So no, I don’t think money can buy happiness. Neither can any other goals and desires, no matter how noble they may seem. Anxiety, our arch enemy, will keep stalking every step as long as we believe that there is happiness to be found in external and perishable things. Most people, after 50 years or so of living, realize that there is something wrong with such approach: the phenomenon is called the mid-life crisis (“Oh my God I only have half of my life left. What have I been doing with the first!?”). We can recreate the imminence of death faced by these people by seriously asking, “What if I died tomorrow?” Is there anything, anyone outside you that can make you feel OK about being done, gone, forgotten?
Well, you may wince and protest that this is such a dark outlook on life. Why think like this? But asking this question is like telling a depressed person: “Why be sad? Why can’t you be happy like I am?” It’s not solving the problem. Yet it is also crucial to realize that not everyone has the problem. Not everyone leaves his home to wander in the streets after learning that he got into Ams, perplexedly asking “Is this all there is?” Not everyone feels so down and void after watching a comedy and having a genuinely good laugh, heavily sighing “What now?”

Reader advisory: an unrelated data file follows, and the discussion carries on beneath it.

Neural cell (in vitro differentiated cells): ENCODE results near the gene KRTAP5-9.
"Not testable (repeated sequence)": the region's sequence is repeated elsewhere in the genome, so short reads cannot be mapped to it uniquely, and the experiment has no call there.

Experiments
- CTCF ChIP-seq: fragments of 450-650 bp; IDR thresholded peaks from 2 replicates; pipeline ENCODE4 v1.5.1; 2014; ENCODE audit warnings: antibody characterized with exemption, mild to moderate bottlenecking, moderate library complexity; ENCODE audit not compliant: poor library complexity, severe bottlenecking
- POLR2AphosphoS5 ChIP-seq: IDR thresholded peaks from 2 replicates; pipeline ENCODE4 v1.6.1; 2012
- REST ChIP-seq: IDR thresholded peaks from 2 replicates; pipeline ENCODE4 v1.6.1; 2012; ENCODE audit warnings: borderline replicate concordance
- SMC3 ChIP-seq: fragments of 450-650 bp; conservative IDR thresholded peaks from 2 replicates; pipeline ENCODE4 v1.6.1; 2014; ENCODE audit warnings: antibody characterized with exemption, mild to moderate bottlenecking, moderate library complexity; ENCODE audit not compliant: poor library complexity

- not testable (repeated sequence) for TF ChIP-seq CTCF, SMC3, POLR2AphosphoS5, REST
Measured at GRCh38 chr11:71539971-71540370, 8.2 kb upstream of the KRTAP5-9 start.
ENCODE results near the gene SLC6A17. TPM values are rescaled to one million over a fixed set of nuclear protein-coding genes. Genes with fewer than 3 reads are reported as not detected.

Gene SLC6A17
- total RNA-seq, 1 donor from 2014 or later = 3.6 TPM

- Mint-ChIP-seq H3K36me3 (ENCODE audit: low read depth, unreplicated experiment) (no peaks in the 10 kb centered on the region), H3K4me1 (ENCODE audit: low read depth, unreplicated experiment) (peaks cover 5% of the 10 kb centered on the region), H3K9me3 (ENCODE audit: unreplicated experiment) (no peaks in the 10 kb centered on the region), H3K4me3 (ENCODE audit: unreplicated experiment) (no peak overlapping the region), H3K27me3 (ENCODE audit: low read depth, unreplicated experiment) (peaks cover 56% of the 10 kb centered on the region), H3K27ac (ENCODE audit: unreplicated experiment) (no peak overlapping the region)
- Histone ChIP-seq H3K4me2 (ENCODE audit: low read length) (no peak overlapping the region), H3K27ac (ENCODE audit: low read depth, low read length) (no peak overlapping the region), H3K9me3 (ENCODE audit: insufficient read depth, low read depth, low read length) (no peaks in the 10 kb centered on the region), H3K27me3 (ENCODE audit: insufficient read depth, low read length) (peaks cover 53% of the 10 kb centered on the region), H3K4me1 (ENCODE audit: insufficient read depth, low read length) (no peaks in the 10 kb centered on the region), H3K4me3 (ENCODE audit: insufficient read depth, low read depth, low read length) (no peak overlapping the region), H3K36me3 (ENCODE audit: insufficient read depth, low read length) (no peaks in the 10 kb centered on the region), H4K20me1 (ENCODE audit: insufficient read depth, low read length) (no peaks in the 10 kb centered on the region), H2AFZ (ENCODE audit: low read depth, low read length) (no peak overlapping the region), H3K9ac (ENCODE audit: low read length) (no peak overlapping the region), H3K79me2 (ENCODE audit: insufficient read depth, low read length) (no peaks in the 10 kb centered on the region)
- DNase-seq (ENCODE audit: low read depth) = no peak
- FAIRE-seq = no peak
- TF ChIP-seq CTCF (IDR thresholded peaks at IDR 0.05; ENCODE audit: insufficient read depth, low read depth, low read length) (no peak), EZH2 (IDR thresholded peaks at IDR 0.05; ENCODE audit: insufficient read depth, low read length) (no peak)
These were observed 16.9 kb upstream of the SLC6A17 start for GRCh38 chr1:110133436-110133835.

Not everyone needs a solution. Many can be OK with going after one goal after another without much questioning.* If you are truly happy about whatever you are doing, be it getting rich or winning girls, just keep on doing it.
But then why do you ask this question in the first place?
* I once wish if only I could be like them- carefree and not so skeptical, my life would be perfect. We know how that one works out.
If we want to change ourselves we’ll have to first accept it as it is, for change out of love is improvement. Out of hate it is destruction.